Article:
How to Create a Generic Array in Java

Java generics provide a way to create reusable, type-safe code. However, due to the limitations of the Java language, it is not possible to directly create a generic array in Java. This can pose a problem when you need to create an array that can hold elements of a generic type.

The Problem with Generic Arrays

In Java, arrays are covariant, which means that a variable of type T[] can hold elements of type T or any subtype of T. However, Java generics are invariant, which means that a variable of type List<T> cannot hold elements of type List<S> even if S is a subtype of T.

Because of this, it is not possible to directly create an array of a generic type in Java. The following code would result in a compile-time error:

public class GenSet<E> {
    private E[] a;

    public GenSet() {
        a = new E[INITIAL_ARRAY_LENGTH]; // error: generic array creation

Solution using Reflection

To overcome this limitation, one possible solution is to use Java's reflection API to create a generic array. Here is an example:

import java.lang.reflect.Array;

class Stack<T> {
    private final T[] array;

    public Stack(Class<T> clazz, int capacity) {
        array = (T[])Array.newInstance(clazz, capacity);

In this solution, we use the Array.newInstance method from the reflection API to create an array of the desired generic type. The Class<T> clazz parameter is used to specify the type of the elements in the array, and the capacity parameter specifies the initial size of the array.

While this solution works, it can be a bit confusing for developers who are not familiar with Java's reflection API. Let's break down the code to understand what's happening.

Breaking Down the Solution

The first thing to notice is the (T[]) cast before the Array.newInstance call. This is necessary because the Array.newInstance method returns an Object reference which needs to be cast to the desired generic array type.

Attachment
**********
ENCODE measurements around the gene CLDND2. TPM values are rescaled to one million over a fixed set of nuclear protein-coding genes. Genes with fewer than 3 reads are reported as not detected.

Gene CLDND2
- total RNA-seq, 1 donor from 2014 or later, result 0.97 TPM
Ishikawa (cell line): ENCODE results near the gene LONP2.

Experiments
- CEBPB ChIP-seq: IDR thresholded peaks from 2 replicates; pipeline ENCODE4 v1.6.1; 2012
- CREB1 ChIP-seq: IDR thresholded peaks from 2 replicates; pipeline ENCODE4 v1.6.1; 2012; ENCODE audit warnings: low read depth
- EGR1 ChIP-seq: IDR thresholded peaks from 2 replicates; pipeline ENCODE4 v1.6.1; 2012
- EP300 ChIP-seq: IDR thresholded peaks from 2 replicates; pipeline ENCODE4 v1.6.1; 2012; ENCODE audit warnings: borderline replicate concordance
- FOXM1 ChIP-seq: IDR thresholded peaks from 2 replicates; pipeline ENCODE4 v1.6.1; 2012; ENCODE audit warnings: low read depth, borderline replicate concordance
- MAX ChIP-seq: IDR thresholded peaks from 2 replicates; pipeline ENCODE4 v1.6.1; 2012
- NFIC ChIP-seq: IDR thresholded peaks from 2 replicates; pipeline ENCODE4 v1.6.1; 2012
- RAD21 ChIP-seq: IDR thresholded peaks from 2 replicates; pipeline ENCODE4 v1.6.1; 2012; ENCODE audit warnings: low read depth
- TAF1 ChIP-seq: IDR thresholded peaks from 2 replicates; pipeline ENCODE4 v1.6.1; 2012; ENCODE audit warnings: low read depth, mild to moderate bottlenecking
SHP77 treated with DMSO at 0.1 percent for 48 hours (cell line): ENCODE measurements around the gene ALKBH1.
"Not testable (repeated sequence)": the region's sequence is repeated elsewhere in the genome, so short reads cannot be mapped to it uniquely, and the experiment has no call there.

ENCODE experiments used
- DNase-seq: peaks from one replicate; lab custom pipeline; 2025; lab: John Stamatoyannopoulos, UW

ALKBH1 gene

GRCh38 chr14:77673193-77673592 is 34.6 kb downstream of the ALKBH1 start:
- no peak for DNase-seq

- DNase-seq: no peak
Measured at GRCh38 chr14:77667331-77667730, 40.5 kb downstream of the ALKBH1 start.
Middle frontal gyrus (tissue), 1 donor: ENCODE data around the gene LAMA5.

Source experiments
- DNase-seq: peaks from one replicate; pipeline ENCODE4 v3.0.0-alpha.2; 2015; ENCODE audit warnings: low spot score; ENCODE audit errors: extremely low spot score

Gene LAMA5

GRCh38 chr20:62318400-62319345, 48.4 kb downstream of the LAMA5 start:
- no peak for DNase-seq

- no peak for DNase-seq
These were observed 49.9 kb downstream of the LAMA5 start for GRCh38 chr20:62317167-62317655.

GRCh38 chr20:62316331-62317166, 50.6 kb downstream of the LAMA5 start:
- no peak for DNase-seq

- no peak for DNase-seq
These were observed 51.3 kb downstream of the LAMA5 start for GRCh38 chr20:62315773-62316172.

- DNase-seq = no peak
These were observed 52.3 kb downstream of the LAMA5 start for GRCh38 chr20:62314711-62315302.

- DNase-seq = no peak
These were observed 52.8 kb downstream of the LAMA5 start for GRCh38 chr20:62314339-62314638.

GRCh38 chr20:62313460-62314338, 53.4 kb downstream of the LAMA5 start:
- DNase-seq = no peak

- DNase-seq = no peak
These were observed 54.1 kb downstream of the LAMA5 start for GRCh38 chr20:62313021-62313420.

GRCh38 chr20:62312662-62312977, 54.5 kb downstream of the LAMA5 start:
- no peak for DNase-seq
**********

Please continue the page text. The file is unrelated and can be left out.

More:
array = (T[])Array.newInstance(clazz, capacity);

The clazz parameter is a Class<T> object that represents the type of the elements in the array. It is used by the reflection API to create an instance of an array with the specified type and capacity.

Example Usage

Here's an example of how to use the Stack class with a generic type:

Stack<String> stack = new Stack<>(String.class, 10);
String value = stack.pop(); // "World"

In this example, we create a new Stack object with a generic type of String. We specify the type using the String.class parameter. We also specify an initial capacity of 10.

We can then use the push method to add elements to the stack, and the pop method to remove and retrieve elements from the stack.


Creating a generic array in Java is not directly possible due to the limitations of the Java language. However, by using Java's reflection API, we can create a workaround that allows us to create arrays of generic types. This solution may seem a bit confusing at first, but it provides a way to achieve type safety when working with generic arrays.

It is important to note that using reflection can have performance implications, so it should be used judiciously and only when necessary. In many cases, it may be possible to refactor the code to use a different data structure or approach that does not require the use of generic arrays.